Shostakovich – intermission

by richibi


  Five Angels Playing Musical Instruments (c.1487 – 1490) 

         Hans Memling


the Quartet for the End of Time by 
Messiaen, which I lauded in my last
transmission, is perhaps a wonderful 
place to take a break, an intermission,
from the central Shostakovich, mighty
and imperial as he is, perhaps even 
overbearing, compared to the more 
introspective meanderings of Messiaen, 
bird calls, philosophical, if more organic 
explorations, a radically different musical 
reaction to the tyrannical tribulations of 
Shostakovich, but not in the least less 
viable, convincing, you can decide 

Beethoven’s 14th String Quartet in
C# minor, here, seems an apposite
musical counterpart also, a model 
for the tortured movements, implicit 
in either other incendiary work

note how the several movements in
either quartet hold together neatly, like
a bespoke suit, made to order, you can 
follow the line of the cut in all of its 
detail, and the suit fits everywhere like, 
well, a glove

there are too many extra, unnecessary 
ruffles, flounces, frills, excess material
to distract from the essential garment 
up until now, to my mind, in Shostakovich, 
one gets lost in the kerfuffle, one drifts
away, all except for his Fifth Symphony

neither do the ebb and flow of the 
movements, from largo to prestissimo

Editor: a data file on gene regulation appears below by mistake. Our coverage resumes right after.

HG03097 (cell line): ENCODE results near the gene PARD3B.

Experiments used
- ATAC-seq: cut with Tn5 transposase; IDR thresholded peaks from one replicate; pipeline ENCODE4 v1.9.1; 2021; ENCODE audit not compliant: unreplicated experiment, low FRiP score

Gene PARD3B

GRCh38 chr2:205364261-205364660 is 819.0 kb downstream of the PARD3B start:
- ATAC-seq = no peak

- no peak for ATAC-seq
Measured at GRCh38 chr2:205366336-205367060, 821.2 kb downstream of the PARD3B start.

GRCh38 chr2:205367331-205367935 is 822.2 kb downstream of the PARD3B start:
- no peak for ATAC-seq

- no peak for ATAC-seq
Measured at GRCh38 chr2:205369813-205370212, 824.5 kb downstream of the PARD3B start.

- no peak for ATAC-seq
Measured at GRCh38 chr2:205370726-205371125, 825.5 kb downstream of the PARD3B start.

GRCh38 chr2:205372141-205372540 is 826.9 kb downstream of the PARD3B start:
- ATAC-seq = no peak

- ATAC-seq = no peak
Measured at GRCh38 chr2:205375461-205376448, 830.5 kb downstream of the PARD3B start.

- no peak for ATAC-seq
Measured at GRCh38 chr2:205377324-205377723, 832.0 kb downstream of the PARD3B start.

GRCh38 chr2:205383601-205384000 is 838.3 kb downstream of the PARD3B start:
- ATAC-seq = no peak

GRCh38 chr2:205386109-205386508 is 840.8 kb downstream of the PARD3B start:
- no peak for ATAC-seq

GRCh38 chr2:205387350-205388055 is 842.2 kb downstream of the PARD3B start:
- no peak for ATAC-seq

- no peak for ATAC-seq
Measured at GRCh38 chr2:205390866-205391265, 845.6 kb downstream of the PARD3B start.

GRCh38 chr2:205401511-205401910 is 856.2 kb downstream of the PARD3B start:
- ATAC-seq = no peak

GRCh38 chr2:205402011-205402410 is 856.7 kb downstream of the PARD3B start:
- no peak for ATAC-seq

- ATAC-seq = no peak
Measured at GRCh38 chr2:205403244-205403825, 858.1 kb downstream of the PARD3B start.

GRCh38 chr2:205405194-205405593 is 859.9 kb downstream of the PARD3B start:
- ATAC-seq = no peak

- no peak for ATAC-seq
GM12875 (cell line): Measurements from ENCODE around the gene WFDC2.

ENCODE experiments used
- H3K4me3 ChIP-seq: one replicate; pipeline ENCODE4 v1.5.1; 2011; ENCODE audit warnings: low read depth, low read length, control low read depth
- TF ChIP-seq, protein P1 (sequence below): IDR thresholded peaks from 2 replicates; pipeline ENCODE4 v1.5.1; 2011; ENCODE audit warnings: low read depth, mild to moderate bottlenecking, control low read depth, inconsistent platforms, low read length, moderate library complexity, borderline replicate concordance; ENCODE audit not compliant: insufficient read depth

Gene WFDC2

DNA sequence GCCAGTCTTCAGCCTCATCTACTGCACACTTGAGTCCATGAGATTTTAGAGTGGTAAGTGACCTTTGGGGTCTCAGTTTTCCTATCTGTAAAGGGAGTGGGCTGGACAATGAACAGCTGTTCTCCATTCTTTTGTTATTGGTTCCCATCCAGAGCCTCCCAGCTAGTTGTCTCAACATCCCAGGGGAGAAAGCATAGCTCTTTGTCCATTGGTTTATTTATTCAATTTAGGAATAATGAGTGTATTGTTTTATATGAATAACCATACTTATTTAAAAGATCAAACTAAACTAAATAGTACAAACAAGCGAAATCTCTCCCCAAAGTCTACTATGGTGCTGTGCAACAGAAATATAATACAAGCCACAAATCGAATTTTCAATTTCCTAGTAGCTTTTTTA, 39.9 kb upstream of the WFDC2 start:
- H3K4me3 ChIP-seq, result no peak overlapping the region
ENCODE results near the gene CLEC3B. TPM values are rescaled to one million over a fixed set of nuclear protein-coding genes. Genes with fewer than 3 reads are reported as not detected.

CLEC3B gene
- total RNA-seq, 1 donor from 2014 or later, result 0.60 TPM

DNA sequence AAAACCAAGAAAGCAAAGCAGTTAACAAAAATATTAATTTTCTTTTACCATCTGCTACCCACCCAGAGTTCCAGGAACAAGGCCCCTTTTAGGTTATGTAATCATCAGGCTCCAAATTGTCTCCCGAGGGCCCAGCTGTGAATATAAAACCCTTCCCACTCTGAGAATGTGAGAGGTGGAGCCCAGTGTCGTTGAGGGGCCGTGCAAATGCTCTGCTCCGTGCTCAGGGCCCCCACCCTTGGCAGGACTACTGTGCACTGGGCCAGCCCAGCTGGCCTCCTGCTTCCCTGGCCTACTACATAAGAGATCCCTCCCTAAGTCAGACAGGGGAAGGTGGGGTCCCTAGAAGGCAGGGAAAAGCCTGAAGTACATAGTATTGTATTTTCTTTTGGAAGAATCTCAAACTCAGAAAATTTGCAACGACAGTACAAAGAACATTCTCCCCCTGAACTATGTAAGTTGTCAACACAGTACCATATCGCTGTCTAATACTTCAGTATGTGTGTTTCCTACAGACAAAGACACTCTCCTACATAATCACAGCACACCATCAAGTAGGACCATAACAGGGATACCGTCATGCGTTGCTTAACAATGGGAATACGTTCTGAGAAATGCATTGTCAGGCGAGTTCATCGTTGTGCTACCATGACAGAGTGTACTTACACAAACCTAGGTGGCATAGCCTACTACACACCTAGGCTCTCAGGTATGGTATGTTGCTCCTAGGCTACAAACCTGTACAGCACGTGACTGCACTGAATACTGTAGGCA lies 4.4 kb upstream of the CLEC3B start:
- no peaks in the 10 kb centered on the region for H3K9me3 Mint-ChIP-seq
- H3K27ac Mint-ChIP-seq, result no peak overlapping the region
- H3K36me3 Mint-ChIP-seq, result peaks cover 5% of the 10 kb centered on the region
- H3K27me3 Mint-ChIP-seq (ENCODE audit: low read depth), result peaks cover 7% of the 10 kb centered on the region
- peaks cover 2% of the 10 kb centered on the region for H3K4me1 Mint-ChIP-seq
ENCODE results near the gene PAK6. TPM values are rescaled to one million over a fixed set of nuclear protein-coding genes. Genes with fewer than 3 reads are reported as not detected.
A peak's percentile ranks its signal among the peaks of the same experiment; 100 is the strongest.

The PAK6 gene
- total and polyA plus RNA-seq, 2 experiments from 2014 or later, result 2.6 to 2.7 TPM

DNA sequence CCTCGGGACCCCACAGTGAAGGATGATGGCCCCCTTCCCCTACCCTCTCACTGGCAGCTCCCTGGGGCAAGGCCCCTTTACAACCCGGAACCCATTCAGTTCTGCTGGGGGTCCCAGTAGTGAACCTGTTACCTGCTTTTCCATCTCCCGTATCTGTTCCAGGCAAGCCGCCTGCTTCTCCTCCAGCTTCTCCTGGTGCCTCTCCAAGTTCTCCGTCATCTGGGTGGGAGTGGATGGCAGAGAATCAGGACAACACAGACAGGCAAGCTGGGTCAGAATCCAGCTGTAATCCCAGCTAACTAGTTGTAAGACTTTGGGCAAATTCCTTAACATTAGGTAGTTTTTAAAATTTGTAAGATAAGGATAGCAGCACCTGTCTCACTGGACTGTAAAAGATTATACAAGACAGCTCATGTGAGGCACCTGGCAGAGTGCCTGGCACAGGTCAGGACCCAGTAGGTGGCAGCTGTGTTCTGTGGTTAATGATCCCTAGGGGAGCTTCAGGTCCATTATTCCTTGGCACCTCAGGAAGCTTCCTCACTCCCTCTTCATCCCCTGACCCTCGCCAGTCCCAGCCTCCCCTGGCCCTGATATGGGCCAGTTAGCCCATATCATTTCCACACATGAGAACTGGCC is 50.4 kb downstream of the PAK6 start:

and throughout the tempo ledger, lead
to distinct, personal, statements from 
the individual parts in Shostakovich
as they do in MessiaenBeethoven
when they slip from one chapter to
the next

Shostakovich seems to return to, rely
on, the same, however magisterial  
technique – the guy ‘s an obvious 
symphonist, an orchestrator of 
instruments of the very highest order
– but with the same melodic matter
variations on a single complaint, too 
often reiterated to maintain rapt 
attention from start to finish, one

it might be noted that comparing 
string quartets and symphonies is
like comparing apples and oranges 

but listen to any Beethoven symphony
for an array of unforgettable musical 
airs, dances, dirges, marches, lyrical 
romps through Elysian fields, you’re 
transfixed through to the very end,
always, everywhere

nevertheless there is indeed the 
splendid, and thoroughly 
successful Shostakovich Fifth  

and alone, the first movement of his 
Seventh, which I’m still singing in 
the streets 

to eternally validate Shostakovich as
the greatest composer of the Twentieth
Century, along with Messiaen

R ! chard